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International Internet Magazine. Baltic States news & analytics Sunday, 09.08.2020, 02:48

Estonian minister looking to exempt engineers, researchers from immigration quota

BC, Tallinn, 18.12.2018.Print version
Estonia's Minister of Entrepreneurship and Information Technology Rene Tammist has made a proposal to the minister of the interior to exempt engineers and researchers from the immigration quota, reported LETA/BNS.

Scarce supply on the labor market and high wage costs have led to a situation where Estonian companies are not able to hire research and development personnel. Therefore, in order to increase Estonia's research and development potential, the possibility to involve  researchers and engineers from outside of the European Union needs to be expanded. This in particular concerns specific sectors of the industry, such as chemical industry and mechanical engineering, spokespeople for the Ministry of Economic Affairs and Communications said. 

"Well educated foreign specialists creating high value-added for Estonia are necessary for the development of Estonia in the areas where there are few suitable specialists or none altogether in Estonia. The new technologies used in business require also people with corresponding qualification," Tammist said in a press release.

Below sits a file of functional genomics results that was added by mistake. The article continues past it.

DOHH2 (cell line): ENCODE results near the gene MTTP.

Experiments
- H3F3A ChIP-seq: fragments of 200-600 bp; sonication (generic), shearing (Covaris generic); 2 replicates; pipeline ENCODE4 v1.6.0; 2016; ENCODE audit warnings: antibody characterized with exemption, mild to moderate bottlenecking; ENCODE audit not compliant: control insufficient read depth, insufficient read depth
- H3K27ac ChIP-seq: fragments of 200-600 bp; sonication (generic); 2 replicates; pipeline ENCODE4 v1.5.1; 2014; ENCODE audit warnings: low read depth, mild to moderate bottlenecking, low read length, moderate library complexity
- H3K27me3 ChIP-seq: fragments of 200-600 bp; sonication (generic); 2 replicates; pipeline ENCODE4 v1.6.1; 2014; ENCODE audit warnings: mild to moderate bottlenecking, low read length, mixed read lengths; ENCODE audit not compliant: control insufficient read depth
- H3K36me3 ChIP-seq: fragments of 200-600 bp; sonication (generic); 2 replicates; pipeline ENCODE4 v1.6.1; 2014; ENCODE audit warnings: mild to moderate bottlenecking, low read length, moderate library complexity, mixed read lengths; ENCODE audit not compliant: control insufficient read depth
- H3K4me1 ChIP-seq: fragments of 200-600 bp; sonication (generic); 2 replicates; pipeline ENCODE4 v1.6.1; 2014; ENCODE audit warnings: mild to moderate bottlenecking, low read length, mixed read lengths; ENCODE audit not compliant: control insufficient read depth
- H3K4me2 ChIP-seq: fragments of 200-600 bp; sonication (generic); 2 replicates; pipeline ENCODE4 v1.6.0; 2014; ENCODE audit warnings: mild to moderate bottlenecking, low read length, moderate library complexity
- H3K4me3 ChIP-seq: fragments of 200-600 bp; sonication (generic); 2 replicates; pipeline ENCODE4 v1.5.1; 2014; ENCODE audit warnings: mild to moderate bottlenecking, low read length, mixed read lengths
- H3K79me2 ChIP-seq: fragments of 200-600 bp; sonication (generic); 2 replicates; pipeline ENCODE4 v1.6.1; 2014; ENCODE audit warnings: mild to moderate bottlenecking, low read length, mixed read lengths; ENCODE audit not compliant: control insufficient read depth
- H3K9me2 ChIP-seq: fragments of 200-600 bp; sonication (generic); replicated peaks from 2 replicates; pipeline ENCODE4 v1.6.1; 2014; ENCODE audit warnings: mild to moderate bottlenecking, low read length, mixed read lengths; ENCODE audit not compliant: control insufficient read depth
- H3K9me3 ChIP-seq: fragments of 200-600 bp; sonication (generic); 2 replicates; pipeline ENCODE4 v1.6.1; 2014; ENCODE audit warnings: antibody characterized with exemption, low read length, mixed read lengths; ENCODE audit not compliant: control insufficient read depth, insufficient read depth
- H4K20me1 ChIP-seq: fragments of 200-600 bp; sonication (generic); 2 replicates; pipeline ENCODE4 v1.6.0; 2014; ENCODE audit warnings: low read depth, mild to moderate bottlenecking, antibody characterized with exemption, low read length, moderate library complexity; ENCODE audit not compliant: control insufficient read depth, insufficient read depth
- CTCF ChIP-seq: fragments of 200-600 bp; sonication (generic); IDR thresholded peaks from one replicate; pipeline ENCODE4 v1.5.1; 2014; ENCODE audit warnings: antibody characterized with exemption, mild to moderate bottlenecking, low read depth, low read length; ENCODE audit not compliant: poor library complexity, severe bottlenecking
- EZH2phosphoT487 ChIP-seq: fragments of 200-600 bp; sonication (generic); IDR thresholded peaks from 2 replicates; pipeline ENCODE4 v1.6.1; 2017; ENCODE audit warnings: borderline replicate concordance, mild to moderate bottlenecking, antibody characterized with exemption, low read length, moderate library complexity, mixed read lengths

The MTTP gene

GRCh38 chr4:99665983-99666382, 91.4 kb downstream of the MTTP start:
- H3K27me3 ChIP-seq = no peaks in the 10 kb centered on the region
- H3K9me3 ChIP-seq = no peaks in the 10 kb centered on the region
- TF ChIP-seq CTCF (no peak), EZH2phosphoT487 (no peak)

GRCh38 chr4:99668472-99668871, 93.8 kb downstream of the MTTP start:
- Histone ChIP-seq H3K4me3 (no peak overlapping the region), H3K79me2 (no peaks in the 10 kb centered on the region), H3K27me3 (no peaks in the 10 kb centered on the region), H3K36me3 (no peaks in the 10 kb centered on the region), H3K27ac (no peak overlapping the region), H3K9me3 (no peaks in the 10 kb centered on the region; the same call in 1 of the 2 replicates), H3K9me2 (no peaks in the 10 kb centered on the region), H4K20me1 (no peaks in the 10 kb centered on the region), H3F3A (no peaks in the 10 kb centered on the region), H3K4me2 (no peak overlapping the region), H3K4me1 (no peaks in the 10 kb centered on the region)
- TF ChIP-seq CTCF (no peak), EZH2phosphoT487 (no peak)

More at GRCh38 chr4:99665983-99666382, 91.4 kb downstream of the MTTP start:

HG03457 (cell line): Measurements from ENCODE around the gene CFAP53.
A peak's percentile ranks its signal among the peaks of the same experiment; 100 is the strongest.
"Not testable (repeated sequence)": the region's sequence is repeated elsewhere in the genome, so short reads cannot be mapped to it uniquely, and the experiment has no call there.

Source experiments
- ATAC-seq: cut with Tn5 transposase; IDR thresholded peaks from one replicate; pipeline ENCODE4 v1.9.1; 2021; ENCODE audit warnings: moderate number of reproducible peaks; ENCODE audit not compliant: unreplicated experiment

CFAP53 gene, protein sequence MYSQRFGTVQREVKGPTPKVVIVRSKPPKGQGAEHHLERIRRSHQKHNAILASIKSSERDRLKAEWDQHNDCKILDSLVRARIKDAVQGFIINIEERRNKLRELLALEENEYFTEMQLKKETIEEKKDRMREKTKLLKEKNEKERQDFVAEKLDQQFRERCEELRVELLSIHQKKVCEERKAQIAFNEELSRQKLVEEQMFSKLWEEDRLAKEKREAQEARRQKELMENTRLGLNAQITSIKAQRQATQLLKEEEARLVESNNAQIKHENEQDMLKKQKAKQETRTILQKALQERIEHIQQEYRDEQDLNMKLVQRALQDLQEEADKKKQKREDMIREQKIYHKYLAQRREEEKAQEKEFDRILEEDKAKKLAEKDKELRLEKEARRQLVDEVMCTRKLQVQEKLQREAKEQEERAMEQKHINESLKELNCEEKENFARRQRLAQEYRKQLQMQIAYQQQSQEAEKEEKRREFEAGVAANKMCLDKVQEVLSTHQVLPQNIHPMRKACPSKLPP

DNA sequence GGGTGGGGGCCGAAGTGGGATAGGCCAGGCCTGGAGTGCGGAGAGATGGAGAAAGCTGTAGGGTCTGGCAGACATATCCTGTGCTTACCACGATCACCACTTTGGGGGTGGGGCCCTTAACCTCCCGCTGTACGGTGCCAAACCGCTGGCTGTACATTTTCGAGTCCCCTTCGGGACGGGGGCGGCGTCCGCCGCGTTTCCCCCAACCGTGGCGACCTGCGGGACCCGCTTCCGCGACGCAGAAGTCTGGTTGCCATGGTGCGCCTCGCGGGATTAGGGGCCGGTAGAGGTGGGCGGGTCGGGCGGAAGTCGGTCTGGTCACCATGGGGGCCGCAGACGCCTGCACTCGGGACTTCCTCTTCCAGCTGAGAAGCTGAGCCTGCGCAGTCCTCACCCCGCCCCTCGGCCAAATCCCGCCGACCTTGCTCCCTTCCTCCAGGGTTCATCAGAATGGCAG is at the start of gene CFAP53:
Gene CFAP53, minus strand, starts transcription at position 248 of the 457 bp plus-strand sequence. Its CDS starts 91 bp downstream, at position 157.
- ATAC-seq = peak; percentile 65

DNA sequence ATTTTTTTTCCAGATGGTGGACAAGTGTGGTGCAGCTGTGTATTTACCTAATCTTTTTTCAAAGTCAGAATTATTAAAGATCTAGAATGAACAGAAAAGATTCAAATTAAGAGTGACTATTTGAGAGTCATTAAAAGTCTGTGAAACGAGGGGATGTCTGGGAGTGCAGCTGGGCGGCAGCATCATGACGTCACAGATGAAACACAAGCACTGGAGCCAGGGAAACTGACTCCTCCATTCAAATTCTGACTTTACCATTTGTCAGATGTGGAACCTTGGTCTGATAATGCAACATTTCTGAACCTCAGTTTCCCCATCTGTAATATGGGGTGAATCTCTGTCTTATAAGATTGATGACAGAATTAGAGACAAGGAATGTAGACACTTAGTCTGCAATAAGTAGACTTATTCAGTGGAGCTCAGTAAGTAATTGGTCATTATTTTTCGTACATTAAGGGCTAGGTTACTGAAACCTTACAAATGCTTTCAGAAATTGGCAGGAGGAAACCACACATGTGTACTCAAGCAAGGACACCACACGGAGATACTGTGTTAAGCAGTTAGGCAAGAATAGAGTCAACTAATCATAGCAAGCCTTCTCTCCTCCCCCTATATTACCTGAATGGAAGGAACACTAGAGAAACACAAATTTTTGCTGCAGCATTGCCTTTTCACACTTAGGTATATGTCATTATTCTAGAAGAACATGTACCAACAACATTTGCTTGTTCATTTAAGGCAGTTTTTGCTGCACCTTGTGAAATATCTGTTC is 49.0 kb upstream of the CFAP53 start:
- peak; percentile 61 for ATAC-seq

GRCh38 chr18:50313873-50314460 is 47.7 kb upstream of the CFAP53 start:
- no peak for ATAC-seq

Estonia has set movement towards research intensive economy as a goal for itself. In 2017, in total 4,251 full-time researchers and engineers worked in Estonia, of them 1,162 in the business sector. In 2011, more than 6,000 researchers and engineers were in employment in Estonia. 

"Simultaneously, we need to expand the opportunities of Estonian researchers to find employment in solving practical tasks at businesses. A mandate to continue working with these solutions was given also by the governmental committee on economic development at its sitting on Tuesday," the minister said.

Estonia stands out for a low ratio of research workers also in EU statistics. In Estonia, workers of the field of research and development made up 0.88 percent of the workforce in 2016, compared to the EU average ratio of 1.24%. In Finland and Sweden the ratio was more than three times the ratio for Estonia.

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